By 1923, the Himeses were living in Pine Bluff, Arkansas, where the first in a series of catastrophes definitively altered their upward path. During commencement-week exercises at their high school, Chester and his older brother Joe Jr. were scheduled to make gunpowder onstage. Though he always denied it, Chester seems to have lost his nerve and allowed his brother to go it alone. Joe Jr. miscalculated the formula, and the beaker exploded in his face, severely injuring his eyes. Doctors at the city’s main hospital refused to treat him because he was black. The boys’ father wept and pleaded — one of many emasculations his family would witness — but they were forced to go to the black hospital, where the necessary surgery was unfeasible; all the doctors could do was dress the wounds.

Estelle and Joe Jr. went to St. Louis for months of long-term care, while Chester remained with his father in Pine Bluff. When the family reassembled in Missouri, Joseph, having given up his faculty position in a dying field, was reduced to manual labor (a move that foreshadowed what was in store for his son). “He was a pathetic figure coming home from work,” Himes wrote in his autobiographical novel The Third Generation (1954). “A small black man hunched over and frowning, shambling in a tired-footed walk, crushed old cap pulled down over his tired, glazed eyes, a cigarette dangling from loose lips.” The family moved on to Cleveland, where Chester, who had received a drastically uneven education in the South, graduated from high school in 1925 only by the grace of a clerical typo. Nonetheless, he enrolled at Ohio State, ostensibly with the intent of becoming a medical doctor.

Jackson, a fluid writer who has published vivid first-person essays in this magazine, mostly restrains himself here, allowing the startling facts of his subject’s life to speak for themselves. But if there is a flaw in the book, it is Jackson’s reliance on a somewhat pat determinism; the gender and color dynamics of Himes’s childhood home are too readily invoked to explain his behavior as an adult. While the writer’s relationship to his parents was certainly fraught, neither this nor the racism they all experienced entirely accounts for his unique trajectory. No other writer so fully embodies or conveys in his work the agency problem of modern black life. Himes, as both an artist and a man, forces us to rethink the degree to which black people live in reaction to oppression yet may also elect to be complicit in it.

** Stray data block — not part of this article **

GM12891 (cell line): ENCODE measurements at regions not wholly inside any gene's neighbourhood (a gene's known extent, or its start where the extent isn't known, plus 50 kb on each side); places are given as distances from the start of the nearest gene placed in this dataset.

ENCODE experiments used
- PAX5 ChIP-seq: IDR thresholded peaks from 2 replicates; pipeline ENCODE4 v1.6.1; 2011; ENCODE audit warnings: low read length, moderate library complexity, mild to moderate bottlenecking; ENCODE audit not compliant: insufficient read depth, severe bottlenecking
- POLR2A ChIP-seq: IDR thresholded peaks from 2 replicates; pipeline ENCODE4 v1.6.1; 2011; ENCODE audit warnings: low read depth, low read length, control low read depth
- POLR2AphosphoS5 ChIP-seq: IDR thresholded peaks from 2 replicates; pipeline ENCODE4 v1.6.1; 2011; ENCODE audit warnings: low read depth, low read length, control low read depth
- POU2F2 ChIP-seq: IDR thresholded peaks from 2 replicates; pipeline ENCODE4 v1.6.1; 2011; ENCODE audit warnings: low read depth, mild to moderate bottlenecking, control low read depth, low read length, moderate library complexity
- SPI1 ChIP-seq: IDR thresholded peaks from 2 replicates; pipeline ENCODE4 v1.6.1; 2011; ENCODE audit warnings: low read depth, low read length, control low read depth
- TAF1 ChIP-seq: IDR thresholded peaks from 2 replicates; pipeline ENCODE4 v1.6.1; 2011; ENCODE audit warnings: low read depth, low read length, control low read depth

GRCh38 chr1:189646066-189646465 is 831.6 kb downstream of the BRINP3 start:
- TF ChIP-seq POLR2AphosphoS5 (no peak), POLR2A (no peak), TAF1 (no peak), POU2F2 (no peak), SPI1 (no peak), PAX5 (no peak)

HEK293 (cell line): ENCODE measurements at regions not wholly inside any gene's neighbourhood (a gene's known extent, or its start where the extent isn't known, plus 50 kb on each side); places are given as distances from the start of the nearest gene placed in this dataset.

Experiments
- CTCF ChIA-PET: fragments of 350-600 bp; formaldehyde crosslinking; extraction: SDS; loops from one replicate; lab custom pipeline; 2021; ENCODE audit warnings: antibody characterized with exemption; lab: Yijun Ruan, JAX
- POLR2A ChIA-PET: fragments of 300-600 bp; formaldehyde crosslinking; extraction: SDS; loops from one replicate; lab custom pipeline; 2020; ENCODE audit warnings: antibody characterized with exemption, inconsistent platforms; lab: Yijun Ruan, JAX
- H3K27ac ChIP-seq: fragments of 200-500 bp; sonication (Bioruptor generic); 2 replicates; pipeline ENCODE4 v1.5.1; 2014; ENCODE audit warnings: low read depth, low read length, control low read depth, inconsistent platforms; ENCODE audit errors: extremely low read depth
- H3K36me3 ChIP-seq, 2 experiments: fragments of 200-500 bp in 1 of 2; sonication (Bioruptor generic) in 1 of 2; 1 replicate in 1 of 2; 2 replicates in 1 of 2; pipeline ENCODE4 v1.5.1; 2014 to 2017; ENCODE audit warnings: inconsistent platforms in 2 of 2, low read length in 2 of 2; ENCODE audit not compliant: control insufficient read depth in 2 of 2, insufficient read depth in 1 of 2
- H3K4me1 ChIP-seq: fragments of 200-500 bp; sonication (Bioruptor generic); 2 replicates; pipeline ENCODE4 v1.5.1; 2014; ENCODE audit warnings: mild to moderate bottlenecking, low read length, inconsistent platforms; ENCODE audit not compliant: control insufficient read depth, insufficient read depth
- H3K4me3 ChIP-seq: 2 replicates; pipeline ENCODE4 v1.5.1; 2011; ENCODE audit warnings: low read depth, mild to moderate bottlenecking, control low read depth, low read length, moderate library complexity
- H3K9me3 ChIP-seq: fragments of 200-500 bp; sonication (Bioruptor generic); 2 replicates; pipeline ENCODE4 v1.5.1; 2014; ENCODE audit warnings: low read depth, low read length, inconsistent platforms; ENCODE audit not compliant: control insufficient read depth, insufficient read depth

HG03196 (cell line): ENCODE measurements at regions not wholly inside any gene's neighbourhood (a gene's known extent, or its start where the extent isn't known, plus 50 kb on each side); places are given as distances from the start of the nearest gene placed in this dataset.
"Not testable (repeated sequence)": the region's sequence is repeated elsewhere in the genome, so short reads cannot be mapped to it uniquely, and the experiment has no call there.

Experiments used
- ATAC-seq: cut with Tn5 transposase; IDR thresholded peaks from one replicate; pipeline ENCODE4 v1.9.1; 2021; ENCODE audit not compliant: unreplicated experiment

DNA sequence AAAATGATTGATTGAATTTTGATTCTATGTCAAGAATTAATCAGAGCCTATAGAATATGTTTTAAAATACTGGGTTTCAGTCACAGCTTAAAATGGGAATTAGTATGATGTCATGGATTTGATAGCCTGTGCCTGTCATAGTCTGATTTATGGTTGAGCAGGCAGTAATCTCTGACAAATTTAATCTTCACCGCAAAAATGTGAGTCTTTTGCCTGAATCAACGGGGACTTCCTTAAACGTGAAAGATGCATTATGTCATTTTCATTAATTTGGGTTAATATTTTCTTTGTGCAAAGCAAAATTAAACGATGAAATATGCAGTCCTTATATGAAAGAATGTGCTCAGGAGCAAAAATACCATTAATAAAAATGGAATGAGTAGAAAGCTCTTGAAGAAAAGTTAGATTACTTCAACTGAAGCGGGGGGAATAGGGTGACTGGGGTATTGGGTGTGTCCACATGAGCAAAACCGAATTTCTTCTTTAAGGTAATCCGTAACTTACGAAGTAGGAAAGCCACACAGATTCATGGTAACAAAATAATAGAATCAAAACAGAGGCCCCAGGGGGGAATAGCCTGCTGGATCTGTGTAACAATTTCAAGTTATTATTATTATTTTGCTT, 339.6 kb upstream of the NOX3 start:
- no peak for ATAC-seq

For reasons that Jackson’s book does not — and perhaps cannot — make clear, Himes was simply allergic to the respectability politics of his mother and his privileged extended family, many of whom exemplified Du Bois’s talented tenth. Even as his blind brother set off on a career of scholastic achievement (from high school valedictorian to magna cum laude at Oberlin to tenure at the all-white University of North Carolina at Greensboro), Chester displayed a remarkable predisposition to the pleasures of the street. The summer before Himes started at Ohio State, his father found him a bellhop job at a luxury hotel. He took his first paycheck straight to the red-light district and lost his virginity to “an old fat ugly whore sitting on a stool outside her hovel.” Just two weeks into the job, in a move that in a novel would feel didactic, he stepped backward into an open elevator shaft while flirting with some white girls. “He fell two stories,” Jackson writes, “shattering his chin and jaw, his left arm, which he used to break his fall, his pelvis, and three vertebrae.” Himes compared the impact to “spattering open like a ripe watermelon.” Like his brother, he was turned away from the best hospital in the area. Newly established workman’s compensation laws, however, meant that Himes began receiving seventy-five dollars a month, an amount equal to his father’s highest pay.